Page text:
Poor nutrition:Studies suggest that children with poor nutritional status may be more susceptible to pertussis infection.

Diagnosing Whooping Cough

If whooping cough is suspected, seeking medical attention is imperative for a proper diagnosis. Healthcare professionals often rely on a combination of clinical evaluation and laboratory tests to confirm the presence of the Bordetella pertussis bacterium.

Nose or Throat Culture: Nasopharyngeal swabs or other respiratory samples may be collected and tested to identify the presence of the bacteria.

Blood Test:Blood tests may be conducted with the help of your blood samples to check for antibodies specific to whooping cough.

Chest X-Ray: This test can help you know if you have fluid retention or inflammation in your lungs, which may point to pneumonia.

Remember, early diagnosis is key to preventing the spread of the infection and initiating timely treatment.

Treating Whooping Cough

Once your doctor has determined the presence of the Bordetella pertussis bacterium in your system, he/she will devise a treatment plan based on your symptoms and diagnosis. Whooping cough treatment will include:


Once diagnosed, healthcare providers typically prescribe antibiotics to treat whooping cough. The most commonly used antibiotics include azithromycin, clarithromycin, or erythromycin. These medications can help eliminate the bacteria from the respiratory system, reducing the severity and duration of symptoms. Antibiotic treatment is most effective when started during the early stages of the illness, emphasizing the importance of prompt medical attention.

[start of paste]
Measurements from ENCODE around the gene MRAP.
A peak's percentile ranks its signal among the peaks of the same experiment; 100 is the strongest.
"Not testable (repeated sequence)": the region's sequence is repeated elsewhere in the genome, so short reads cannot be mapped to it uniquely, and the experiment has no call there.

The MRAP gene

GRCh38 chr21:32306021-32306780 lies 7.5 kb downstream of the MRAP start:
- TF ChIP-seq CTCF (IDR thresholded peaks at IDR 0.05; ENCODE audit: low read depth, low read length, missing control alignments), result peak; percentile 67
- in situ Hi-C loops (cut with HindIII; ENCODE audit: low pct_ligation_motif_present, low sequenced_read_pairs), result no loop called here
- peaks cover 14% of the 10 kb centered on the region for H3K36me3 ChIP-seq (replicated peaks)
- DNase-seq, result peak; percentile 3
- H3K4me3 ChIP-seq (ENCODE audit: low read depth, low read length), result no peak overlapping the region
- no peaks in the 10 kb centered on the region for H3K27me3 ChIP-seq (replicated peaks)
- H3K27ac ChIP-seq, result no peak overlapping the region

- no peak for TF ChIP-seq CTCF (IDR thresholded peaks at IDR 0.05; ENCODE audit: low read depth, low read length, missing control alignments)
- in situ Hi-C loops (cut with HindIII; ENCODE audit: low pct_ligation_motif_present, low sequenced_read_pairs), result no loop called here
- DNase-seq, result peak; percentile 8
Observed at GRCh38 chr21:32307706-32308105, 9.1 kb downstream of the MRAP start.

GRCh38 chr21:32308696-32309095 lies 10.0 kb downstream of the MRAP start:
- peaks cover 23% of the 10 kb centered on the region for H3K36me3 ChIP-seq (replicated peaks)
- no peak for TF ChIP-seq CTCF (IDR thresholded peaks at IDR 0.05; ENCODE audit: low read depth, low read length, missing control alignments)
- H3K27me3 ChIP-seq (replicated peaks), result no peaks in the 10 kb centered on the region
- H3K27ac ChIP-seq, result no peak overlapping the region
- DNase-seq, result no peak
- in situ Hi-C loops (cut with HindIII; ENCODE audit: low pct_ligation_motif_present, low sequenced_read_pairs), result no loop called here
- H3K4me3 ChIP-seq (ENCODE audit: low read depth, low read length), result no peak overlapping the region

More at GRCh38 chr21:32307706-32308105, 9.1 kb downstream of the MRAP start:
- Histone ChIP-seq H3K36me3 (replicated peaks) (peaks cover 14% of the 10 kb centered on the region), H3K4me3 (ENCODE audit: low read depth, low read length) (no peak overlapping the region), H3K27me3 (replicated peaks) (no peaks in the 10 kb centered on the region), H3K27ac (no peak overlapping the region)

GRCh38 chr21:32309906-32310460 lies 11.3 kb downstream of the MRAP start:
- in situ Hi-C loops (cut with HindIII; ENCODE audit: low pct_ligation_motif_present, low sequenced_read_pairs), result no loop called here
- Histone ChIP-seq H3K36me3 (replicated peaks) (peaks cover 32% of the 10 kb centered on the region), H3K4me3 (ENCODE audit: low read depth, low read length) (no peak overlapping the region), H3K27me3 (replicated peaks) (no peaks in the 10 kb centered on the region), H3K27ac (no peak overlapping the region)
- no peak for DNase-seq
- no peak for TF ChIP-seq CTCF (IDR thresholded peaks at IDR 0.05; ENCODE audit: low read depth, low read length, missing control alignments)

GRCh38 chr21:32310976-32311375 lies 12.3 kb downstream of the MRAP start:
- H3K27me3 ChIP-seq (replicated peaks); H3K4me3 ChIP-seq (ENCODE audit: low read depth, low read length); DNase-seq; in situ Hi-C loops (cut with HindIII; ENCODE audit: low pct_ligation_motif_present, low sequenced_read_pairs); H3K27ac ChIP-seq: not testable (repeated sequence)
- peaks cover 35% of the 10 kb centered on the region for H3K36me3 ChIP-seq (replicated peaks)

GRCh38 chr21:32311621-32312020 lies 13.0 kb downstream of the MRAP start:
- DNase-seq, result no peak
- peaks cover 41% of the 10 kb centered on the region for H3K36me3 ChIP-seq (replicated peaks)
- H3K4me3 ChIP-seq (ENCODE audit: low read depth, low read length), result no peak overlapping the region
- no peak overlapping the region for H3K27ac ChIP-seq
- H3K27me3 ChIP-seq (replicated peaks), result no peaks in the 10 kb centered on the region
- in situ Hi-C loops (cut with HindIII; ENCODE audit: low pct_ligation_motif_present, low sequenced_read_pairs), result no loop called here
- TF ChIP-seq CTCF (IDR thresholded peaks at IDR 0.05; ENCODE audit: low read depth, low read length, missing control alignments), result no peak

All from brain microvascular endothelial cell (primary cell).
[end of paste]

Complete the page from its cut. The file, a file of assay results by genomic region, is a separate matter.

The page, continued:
It's crucial to complete the entire course of antibiotics, even if symptoms improve before the medication is finished. This helps ensure the complete eradication of the bacteria and reduces the risk of complications or relapse.

Supportive Care

In addition to antibiotics, supportive care plays a vital role in managing whooping cough symptoms and promoting a faster recovery. This includes:

  • Adequate Rest: Allow the body to focus its energy on fighting the infection by getting plenty of rest.
  • Hydration: Staying well-hydrated helps soothe the respiratory tract and prevents dehydration, which can be a concern during prolonged coughing fits.
  • Humidified Air: Using a humidifier in the bedroom can ease coughing and make breathing more comfortable, especially during the night.
  • Nutrition: A balanced diet rich in nutrients helps support the immune system's efforts to combat the infection.


Prevention is always better than cure, and vaccination remains the most effective strategy for preventing whooping cough. Vaccination is recommended for both children and adults, with the pertussis component included in the childhood diphtheria, tetanus, and pertussis (DTaP) vaccine. Boosters are also recommended for adolescents and adults, as immunity can wane over time.

Ensuring that children receive the full series of DTaP vaccinations and that adults receive recommended boosters can significantly reduce the risk of contracting and spreading whooping cough. Vaccination not only protects individuals but also contributes to community immunity, making it harder for the bacteria to circulate.


Whooping cough is a serious and potentially life-threatening respiratory infection that can affect individuals of all ages. Early recognition of symptoms, prompt medical attention, and appropriate treatment are essential for a successful recovery and to prevent the spread of the disease.

By staying informed, seeking timely medical care, and promoting vaccination, we can collectively work towards reducing the incidence of whooping cough and safeguarding the health and well-being of our communities.